Goldman Says Don’t Bet on Dollar Selloff as Dovish Fed Priced InBy
Policy makers talk up shallower path for interest rates
Yet traders already pricing in just one hike over next 3 years
Goldman Sachs Group Inc. is telling clients not to fret about a sharp selloff in the dollar as the Federal Reserve re-examines the path of interest rates. The market is already far more dovish than policy makers, the bank says.
The greenback weakened for a second week after minutes of the Fed’s July meeting showed officials are divided on the timing of the next rate increase. San Francisco Fed President John Williams this week was the latest in a chorus of officials to call for a rethink of medium-term interest-rate expectations and monetary policy broadly as years of accommodative measures fail to spur growth and inflation. He echoed similar calls from St. Louis Fed President James Bullard just weeks earlier.
Yet markets continue to be a step ahead of policy makers, Goldman Sachs analysts Robin Brooks and Michael Cahill wrote Friday, limiting the prospects for a tumble in the dollar. Derivatives traders are fully pricing in just one rate hike over the next three years, overnight index swaps show. The next key policy signal will come when Fed Chair Janet Yellen speaks Aug. 26 in Jackson Hole, Wyoming.
"Many are fearful the Fed could engineer a painful squeeze with US dollar selling off sharply," wrote the New York-based analysts. "The Fed has few tools to make the U.S. dollar go down from here. Rates markets at this point price very little in the way of Fed tightening over the medium term."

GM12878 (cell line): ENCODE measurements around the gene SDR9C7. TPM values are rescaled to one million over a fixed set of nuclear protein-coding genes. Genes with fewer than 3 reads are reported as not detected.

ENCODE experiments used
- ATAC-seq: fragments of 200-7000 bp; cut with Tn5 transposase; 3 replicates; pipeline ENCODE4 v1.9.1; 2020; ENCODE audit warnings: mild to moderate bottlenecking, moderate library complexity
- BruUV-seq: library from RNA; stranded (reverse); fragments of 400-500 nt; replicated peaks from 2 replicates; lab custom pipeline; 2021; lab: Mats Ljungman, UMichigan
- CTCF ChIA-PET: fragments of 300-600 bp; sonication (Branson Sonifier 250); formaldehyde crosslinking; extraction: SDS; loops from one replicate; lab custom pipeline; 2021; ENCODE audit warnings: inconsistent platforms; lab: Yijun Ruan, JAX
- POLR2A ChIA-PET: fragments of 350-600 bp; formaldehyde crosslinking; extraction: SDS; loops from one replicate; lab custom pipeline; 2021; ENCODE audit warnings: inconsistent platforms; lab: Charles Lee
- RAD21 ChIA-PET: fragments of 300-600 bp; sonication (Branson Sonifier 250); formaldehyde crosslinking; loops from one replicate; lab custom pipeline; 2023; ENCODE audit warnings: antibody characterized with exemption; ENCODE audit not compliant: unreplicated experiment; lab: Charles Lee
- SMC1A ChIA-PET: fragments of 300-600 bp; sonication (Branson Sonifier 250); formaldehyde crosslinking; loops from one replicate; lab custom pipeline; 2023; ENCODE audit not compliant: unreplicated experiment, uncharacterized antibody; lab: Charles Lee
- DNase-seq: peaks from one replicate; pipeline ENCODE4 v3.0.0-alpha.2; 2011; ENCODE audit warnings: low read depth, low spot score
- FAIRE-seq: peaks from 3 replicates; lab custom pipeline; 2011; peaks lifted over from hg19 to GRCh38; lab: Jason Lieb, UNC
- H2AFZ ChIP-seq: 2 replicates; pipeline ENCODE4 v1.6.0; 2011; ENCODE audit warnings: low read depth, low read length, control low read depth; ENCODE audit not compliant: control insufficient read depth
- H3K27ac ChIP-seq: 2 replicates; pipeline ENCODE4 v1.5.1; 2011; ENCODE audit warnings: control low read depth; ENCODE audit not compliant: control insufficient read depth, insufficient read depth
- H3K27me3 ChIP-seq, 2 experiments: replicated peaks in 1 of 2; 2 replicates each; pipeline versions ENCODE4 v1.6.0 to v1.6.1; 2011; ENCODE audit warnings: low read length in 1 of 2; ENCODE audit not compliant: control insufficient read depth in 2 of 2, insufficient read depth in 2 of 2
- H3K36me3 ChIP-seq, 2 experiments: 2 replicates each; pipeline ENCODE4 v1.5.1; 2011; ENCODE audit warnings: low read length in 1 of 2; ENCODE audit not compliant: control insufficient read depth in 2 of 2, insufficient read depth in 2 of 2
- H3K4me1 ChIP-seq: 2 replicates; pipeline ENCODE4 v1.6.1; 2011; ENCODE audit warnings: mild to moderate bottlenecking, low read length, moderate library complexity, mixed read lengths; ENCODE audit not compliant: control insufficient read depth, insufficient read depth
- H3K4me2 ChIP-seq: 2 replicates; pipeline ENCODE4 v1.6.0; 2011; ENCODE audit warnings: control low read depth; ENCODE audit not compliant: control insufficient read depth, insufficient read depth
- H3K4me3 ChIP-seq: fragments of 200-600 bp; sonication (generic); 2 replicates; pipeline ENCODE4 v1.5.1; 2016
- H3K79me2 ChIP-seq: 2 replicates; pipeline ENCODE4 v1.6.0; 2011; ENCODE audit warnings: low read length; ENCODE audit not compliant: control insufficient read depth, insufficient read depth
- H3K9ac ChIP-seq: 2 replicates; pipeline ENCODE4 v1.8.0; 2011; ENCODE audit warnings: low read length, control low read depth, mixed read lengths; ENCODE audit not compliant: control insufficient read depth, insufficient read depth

The Bloomberg Dollar Spot Index, which measures the U.S. currency against 10 peers, fell 0.9 percent this week, extending its decline this year to 5.3 percent. The greenback weakened 1.1 percent to 100.22 yen and tumbled 1.4 percent to $1.13 per euro at the close on Friday.
The U.S. currency is projected to strengthen to $1.09 per euro and 105 yen by year-end, according to the median forecast of analysts in surveys conducted by Bloomberg.
The Fed in March reduced the number of expected rate hikes this year to two, from four. In June six officials forecast just one hike for 2016, compared with one person in March.
The probability of a U.S. rate increase by year-end climbed to about 51 percent this week, according to data compiled by Bloomberg based on fed fund futures. The chance of a move at the next meeting on Sept. 20-21 is 22 percent. The central bank raised its target to a range of 0.25 percent to 0.5 percent in December, the first increase since 2006.
“The Fed can put serious obstacles in the way of further dollar appreciation,” Brooks and Cahill wrote. “But from current levels it cannot make the dollar go down in any material manner.”
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